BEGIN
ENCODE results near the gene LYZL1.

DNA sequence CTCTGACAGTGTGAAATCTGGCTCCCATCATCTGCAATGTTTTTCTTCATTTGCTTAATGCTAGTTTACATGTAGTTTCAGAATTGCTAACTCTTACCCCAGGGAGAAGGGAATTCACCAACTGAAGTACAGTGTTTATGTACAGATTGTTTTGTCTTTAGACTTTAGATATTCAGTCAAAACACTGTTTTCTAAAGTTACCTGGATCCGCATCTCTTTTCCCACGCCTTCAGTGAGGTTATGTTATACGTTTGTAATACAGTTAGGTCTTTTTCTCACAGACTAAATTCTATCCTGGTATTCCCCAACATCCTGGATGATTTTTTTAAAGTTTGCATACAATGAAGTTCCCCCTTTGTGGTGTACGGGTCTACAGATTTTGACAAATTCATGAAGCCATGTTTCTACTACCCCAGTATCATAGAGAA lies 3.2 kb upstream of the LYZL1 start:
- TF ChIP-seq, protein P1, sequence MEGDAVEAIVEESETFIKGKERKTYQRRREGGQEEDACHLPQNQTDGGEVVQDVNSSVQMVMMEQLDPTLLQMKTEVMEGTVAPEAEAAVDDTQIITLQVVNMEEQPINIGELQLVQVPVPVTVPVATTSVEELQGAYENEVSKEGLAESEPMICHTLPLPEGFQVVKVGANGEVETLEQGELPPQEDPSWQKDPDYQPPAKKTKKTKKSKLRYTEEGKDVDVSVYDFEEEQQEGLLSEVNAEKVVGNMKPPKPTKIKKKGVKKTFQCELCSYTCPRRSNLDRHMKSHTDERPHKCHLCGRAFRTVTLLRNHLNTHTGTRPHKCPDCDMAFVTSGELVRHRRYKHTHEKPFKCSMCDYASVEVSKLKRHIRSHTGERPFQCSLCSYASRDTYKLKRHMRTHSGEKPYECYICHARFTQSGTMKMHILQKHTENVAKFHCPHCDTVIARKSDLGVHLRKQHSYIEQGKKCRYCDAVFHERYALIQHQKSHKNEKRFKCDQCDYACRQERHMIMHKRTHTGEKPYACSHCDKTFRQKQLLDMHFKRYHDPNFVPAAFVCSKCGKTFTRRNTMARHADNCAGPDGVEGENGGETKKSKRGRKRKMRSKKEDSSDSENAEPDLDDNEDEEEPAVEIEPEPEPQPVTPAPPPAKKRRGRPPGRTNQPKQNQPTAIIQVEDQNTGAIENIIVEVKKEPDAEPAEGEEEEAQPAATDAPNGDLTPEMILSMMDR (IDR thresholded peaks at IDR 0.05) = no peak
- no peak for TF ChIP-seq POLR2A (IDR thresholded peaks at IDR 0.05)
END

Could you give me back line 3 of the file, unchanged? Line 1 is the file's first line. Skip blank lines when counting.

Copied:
- TF ChIP-seq, protein P1, sequence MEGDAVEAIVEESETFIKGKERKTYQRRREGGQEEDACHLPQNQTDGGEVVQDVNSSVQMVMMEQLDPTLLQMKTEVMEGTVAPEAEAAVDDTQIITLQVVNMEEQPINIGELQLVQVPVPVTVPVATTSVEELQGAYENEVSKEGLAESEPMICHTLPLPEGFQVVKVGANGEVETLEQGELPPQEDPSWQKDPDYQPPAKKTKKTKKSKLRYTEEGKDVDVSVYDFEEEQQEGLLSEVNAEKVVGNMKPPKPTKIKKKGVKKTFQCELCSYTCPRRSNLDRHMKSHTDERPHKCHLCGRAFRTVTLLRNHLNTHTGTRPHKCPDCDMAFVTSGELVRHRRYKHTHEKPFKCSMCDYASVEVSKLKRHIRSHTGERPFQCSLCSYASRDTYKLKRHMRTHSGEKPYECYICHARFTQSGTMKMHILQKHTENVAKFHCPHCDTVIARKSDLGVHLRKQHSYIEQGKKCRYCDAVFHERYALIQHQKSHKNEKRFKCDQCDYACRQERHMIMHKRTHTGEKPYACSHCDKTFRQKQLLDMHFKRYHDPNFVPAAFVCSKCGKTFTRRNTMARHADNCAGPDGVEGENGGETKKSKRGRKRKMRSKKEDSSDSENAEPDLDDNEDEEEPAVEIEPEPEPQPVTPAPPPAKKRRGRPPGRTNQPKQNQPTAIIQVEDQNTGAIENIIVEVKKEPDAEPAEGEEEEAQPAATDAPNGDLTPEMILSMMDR (IDR thresholded peaks at IDR 0.05) = no peak